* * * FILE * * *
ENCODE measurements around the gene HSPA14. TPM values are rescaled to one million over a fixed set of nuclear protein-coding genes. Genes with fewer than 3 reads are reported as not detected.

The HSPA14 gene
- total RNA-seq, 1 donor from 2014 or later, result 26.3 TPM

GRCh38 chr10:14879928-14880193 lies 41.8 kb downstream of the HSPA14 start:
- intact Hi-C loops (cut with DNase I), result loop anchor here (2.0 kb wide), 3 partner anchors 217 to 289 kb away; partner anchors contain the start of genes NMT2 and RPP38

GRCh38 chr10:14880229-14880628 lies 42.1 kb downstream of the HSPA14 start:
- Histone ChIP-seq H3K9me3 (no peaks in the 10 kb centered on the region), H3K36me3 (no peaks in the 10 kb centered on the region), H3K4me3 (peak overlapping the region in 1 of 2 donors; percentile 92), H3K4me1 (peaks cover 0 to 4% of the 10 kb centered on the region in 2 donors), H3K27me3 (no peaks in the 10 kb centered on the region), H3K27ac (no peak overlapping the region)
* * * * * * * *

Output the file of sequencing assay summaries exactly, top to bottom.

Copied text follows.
ENCODE measurements around the gene HSPA14. TPM values are rescaled to one million over a fixed set of nuclear protein-coding genes. Genes with fewer than 3 reads are reported as not detected.

The HSPA14 gene
- total RNA-seq, 1 donor from 2014 or later, result 26.3 TPM

GRCh38 chr10:14879928-14880193 lies 41.8 kb downstream of the HSPA14 start:
- intact Hi-C loops (cut with DNase I), result loop anchor here (2.0 kb wide), 3 partner anchors 217 to 289 kb away; partner anchors contain the start of genes NMT2 and RPP38

GRCh38 chr10:14880229-14880628 lies 42.1 kb downstream of the HSPA14 start:
- Histone ChIP-seq H3K9me3 (no peaks in the 10 kb centered on the region), H3K36me3 (no peaks in the 10 kb centered on the region), H3K4me3 (peak overlapping the region in 1 of 2 donors; percentile 92), H3K4me1 (peaks cover 0 to 4% of the 10 kb centered on the region in 2 donors), H3K27me3 (no peaks in the 10 kb centered on the region), H3K27ac (no peak overlapping the region)